Already endemic in over 110 countries, and with almost 50 million cases annually, dengue fever continues to spread. Incidences have increased almost 30-fold in the past 50 years. Although rarely fatal, the disease costs Latin America and the Caribbean around $2.1 billion annually. Being a vector-borne disease, it is spread by mosquitos that frequently lay their eggs in standing water that is common near households in many tropical countries. Previous research has shown that dengue fever exhibits seasonal patterns, which means that climate change might affect its spread.
To investigate the linkages between climate change and dengue fever, Colon-Gonzalez et al. used a Generalized Additive Model informed by 23 years of province-level data from Mexico to better understand how the incidence rate of the disease changes with minimum and maximum temperature and rainfall. The authors then used these estimates along with a number of global climate models to predict how the incidence rate will change using 3 different climate scenarios.
The authors found interesting and highly non-linear results. There was almost no risk of dengue when minimum temperatures were below 5°C and a rapidly increasing risk above 18°C. Maximum temperature also showed non-linear trends with a peak incidence at around 32°C and declining risk above and below this temperature. Likewise, the risk of dengue peaked at around 550mm of annual precipitation with declining risk for greater and lesser amounts of rain.
The authors speculate that increased rainfall creates more opportunities for rain-filled outdoor breeding sites. However, when there is too much rain these sites are washed out. Interestingly, increasing access to piped water systems showed a strong positive correlation with dengue incidence. This is presumably because the intermittent nature of such systems forces local residents to store their water uncovered for long periods.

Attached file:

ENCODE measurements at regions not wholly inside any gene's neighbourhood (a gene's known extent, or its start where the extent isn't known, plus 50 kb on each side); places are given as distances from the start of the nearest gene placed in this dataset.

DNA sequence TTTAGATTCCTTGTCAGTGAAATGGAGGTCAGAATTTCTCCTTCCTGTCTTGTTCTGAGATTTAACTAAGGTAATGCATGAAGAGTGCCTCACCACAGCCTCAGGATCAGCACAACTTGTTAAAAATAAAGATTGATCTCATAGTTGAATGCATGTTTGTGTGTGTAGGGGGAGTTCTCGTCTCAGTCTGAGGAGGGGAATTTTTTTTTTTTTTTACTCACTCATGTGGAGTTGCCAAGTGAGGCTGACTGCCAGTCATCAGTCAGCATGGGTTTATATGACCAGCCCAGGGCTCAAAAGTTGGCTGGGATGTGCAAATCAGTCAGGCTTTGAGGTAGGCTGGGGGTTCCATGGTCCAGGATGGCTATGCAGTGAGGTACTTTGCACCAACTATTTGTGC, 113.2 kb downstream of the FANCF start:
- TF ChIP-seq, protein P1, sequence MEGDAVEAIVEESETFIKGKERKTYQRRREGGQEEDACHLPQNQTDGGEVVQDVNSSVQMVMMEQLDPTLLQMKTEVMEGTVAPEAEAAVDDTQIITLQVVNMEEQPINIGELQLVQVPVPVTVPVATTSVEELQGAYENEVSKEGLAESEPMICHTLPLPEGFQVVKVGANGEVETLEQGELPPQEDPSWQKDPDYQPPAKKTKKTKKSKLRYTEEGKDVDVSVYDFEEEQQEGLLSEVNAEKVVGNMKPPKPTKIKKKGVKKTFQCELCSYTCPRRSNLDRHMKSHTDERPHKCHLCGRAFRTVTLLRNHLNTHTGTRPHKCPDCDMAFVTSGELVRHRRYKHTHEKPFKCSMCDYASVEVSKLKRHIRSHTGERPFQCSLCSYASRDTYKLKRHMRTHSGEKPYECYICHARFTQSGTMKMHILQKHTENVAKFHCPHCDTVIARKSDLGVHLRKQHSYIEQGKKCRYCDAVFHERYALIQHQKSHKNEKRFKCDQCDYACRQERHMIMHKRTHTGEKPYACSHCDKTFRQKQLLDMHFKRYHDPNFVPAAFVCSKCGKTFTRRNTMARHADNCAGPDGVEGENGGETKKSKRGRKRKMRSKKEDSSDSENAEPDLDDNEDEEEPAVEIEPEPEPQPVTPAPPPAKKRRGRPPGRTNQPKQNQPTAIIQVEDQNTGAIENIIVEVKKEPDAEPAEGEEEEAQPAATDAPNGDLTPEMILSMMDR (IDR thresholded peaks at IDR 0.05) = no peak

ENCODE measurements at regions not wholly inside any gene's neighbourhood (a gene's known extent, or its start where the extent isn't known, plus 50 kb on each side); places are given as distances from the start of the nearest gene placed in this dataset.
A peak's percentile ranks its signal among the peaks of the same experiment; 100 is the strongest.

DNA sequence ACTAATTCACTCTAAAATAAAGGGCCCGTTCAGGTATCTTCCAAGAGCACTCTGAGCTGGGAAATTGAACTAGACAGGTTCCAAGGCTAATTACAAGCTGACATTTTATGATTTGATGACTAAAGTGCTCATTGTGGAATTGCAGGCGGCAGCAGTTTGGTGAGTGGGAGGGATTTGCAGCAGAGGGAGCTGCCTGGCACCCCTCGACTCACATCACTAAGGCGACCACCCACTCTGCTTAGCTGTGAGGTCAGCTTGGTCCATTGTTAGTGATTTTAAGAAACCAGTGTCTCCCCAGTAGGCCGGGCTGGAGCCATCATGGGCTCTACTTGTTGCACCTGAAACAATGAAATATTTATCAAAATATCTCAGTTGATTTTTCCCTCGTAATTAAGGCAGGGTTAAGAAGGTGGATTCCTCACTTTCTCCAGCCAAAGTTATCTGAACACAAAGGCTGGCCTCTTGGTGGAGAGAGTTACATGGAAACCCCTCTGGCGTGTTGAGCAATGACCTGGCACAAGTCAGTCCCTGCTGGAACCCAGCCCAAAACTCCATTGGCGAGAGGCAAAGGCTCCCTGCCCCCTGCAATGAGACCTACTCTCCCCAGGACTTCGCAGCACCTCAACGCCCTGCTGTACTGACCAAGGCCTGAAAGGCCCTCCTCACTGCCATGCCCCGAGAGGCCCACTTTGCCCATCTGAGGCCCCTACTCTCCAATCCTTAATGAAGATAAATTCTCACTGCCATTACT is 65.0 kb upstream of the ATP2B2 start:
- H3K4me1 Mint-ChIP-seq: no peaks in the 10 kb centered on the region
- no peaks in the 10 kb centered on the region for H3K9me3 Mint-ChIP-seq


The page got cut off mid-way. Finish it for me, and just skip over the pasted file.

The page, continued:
Results of Gonzalez, et al. indicate that temperature and precipitation changes due to climate change will increase dengue incidence across Mexico by 12-18% by 2030, 22-31% by 2050 and 33-42% by 2080. Incidence will increase most dramatically in the hot and humid southern and eastern climates where the disease is already endemic. Overall, dengue incidences are likely to increase by 70,000 to 189,000 extra cases per year. There is also a fear that climate change might increase the incidence of more severe forms of dengue through secondary infections.
Unfortunately, since dengue fever has no cure, the only option for Mexico and other endemic countries is to prevent transmission through better water storage practices and improved water supply systems.
Map Source: Slide #8 of a presentation by Gary G. Clark, PhD, entitled “Dengue: An emerging arboviral disease”. Agricultural Research Service of the US Department of Agriculture.
Colón-González, F. J., Fezzi, C., Lake, I. R., & Hunter, P. R. (2013). The Effects of Weather and Climate Change on Dengue. PLoS neglected tropical diseases, 7(11), e2503.
Special Programme for Research, et al. Dengue: guidelines for diagnosis, treatment, prevention and control. World Health Organization, 2009.
Shepard DS, Coudeville L, Halasa YA, Zambrano B, Dayan GH (2011) Economic Impact of Dengue Illness in the Americas. Am J Trop Med Hyg 84: 200–207.